SHERRODSVILLE, Ohio – Scott Galloway wanted to get to the road.
The road meant freedom – freedom to teach, freedom to share.
Instead, Galloway and his 40-acre forest were landlocked a mile from that road, with other people’s trees growing between him and his asphalt ambition.
When Galloway bought 40 acres in Carroll County more than a decade ago, he felt like he owned the world. What more could he want? He had 40 acres all his own. He could hunt, he could camp, he had 40 acres!
But soon his “whole world” felt no bigger than a postage stamp. Just 40 acres.
He wanted the road, but 170 acres stood in his way.
Becoming more. Galloway bought the property to hunt and was having a good time perching in tree stands and lurking in underbrush.
But his woodlands became something more.
“Now that I have a forest, I need to take care of it,” thought Galloway, who spent his life in the family photography business near Akron and didn’t know the first thing about agriculture.
He came up with a conservation plan – how he was going to learn about timber management, how he wanted to sustain the forest, how he wanted to rejuvenate the wildlife population.
And he sent this plan, along with a friendly letter, to the landowners around him. Under his signature he wrote, “P.S. If you ever consider selling your property, let me know.”
By 1998, two landowners called it quits and contacted Galloway first.
He bought their land, 170 acres, and was finally to the road.
Outreach. Now that they owned the land against the road, it was time to start teaching.
Galloway and his wife, Krista, could bring people to their woods, Burnt Ridge Tree Farm. They could host field days, they could invite speakers, they could take Boy Scouts on hikes. They could teach.
That’s what the couple has done for the last five years. And that’s why they were named the 2004 Ohio Tree Farmers of the Year.
All because they got to the road.
The five points. Galloway talks about the four points of his farm — wood, water, wildlife and recreation.
But getting to the road added his fifth point: education.
Even before Galloway’s first timber harvest in 1998, he said he knew there were many misconceptions about harvesting trees. This is particularly true for clear-cut harvests, when all the trees in a specific area are cut, he said.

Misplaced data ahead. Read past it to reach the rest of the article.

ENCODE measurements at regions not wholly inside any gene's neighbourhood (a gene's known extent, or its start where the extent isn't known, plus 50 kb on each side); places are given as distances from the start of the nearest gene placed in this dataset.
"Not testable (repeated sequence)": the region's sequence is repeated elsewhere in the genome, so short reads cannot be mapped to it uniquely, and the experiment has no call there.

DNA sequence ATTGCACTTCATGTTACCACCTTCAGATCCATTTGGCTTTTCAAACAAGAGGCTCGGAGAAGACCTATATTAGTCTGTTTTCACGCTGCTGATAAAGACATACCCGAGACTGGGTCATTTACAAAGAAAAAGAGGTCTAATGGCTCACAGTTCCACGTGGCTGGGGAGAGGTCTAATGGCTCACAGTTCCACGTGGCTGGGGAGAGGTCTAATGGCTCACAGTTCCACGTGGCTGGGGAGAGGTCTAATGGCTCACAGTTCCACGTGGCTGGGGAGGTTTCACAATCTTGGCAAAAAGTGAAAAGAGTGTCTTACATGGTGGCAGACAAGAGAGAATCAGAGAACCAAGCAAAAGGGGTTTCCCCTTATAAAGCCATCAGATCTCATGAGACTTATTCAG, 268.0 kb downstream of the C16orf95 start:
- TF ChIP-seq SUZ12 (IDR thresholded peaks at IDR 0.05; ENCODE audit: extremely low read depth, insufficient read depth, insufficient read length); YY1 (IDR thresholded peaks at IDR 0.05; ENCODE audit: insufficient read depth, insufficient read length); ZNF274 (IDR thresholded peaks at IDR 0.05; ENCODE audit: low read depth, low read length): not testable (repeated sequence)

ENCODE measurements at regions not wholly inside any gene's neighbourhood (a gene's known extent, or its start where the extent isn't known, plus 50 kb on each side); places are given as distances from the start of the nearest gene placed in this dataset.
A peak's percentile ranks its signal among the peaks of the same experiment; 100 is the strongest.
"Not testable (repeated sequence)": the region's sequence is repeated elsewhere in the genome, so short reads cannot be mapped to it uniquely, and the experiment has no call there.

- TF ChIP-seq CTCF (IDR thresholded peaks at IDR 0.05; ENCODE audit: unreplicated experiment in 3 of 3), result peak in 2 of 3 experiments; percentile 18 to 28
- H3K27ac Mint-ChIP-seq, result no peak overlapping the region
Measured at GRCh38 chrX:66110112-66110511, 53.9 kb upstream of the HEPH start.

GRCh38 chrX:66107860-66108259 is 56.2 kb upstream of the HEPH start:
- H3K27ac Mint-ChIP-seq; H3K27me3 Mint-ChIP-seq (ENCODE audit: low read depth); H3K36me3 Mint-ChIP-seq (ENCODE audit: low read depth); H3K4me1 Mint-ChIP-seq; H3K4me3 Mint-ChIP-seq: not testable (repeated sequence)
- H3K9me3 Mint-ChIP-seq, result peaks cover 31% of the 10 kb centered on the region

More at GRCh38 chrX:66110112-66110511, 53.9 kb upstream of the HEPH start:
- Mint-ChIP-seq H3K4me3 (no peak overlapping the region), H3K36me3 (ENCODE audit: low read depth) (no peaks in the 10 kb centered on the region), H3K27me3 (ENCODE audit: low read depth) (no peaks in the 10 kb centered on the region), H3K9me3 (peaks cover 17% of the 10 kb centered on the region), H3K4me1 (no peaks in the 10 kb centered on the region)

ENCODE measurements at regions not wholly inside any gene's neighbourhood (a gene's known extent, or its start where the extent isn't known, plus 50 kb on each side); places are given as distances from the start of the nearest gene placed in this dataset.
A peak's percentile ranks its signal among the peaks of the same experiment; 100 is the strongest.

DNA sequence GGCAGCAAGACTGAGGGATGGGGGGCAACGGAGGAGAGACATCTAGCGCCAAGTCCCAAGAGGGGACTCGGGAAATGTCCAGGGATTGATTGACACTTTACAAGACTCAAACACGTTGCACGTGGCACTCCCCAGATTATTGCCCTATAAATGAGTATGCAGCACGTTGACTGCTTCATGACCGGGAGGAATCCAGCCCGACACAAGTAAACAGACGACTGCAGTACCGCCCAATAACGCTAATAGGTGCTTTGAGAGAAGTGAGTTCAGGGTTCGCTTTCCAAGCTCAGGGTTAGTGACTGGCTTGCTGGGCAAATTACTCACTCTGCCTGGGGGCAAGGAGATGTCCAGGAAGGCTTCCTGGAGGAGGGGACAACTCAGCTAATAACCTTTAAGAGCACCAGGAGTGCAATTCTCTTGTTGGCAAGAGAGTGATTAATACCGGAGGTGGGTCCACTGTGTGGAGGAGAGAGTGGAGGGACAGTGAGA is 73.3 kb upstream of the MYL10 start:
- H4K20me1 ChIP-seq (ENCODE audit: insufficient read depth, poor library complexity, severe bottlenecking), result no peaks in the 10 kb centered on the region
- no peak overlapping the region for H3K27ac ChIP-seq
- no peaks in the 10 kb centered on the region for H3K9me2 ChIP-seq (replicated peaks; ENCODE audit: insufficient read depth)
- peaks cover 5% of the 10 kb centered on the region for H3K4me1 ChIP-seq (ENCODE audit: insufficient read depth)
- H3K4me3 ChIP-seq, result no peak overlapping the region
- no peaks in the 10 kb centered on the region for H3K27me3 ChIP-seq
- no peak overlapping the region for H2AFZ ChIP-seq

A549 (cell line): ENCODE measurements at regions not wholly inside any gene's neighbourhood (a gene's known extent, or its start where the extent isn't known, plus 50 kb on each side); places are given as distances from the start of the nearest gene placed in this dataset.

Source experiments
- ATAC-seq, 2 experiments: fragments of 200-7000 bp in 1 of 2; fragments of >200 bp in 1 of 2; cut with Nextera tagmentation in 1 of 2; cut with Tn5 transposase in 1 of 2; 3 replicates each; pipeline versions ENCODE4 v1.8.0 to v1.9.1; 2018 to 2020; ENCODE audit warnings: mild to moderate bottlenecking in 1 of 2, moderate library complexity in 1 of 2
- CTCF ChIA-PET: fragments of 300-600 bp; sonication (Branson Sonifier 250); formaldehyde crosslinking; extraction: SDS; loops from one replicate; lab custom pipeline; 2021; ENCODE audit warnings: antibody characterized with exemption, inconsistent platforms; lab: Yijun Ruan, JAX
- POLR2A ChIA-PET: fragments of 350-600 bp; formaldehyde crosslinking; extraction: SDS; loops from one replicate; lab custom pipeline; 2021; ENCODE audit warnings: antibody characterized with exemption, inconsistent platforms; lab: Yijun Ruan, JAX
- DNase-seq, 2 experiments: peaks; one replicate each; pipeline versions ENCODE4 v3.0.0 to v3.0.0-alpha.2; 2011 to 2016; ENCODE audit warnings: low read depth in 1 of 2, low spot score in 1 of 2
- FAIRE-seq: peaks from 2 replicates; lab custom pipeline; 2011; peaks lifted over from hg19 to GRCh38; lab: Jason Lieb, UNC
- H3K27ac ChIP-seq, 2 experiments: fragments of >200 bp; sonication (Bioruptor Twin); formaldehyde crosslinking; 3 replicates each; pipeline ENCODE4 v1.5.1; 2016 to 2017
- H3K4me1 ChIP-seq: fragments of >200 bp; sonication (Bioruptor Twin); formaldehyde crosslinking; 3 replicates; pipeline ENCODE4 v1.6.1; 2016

People think a clear cut destroys an entire habitat, but that isn’t true, he said. Sometimes they are important for forest regeneration, he said.
Galloway points to panoramic pictures from his 15-acre clear-cut harvest in spring 2001.
The first picture shows a bare, open plot where everything has been cut to the ground. A picture of the same area in fall 2003 shows dense, green underbrush and full bushes.
This habitat is just as important to certain wildlife as mature forests, he said. In particular, Galloway said deer love eating the young growth.
Plus, by getting rid of the low-value overstory, the more valuable hickory, oak and cherry have a chance to thrive, he said.
People also don’t realize that just by natural re-seeding, all these trees will come back. The only way to get rid of a forest is to pave it, he said.
And development is exactly what will happen to woodlands if people don’t realize they can make money by managing them, Galloway said.
Continuing to learn. Even after five timber harvests, including clear cuts and several select cuttings, Galloway says he has a lot to learn. That is why he always invites speakers to his field days – so he can learn another thing or two.
But education doesn’t end there, or with the groups he’s involved in: East Central Ohio Forestry Association, Ohio Forestry Association, Project Learning Tree, Ruffed Grouse Society, and Audubon Society.
He volunteers to speak at schools and meetings, and regularly invites groups to tour his farm – anything to get people thinking about forestry, Galloway said.
Back to the beginning. Galloway hasn’t lost sight he bought the forest for fun.
The Galloways and their three children live near Akron – 62 miles from their tree farm.
“It’s far enough away that it’s a special event to come here, but close enough to make a day trip and still be home for soccer practice,” Krista said.
The forest is their getaway. It’s a place to camp and hunt. It’s an educational tool. It makes them money.
It’s the perfect package, they say. And getting to the road was the piece of the puzzle that made it all possible.
For more information, call Scott or Krista at 330-666-9377 or visit www.burntridgetreefarm.com.
(Reporter Kristy Hebert welcomes reader feedback by phone at 1-800-837-3419, ext. 23, or by e-mail at email@example.com.)
STAY INFORMED. SIGN UP!
Up-to-date agriculture news in your inbox!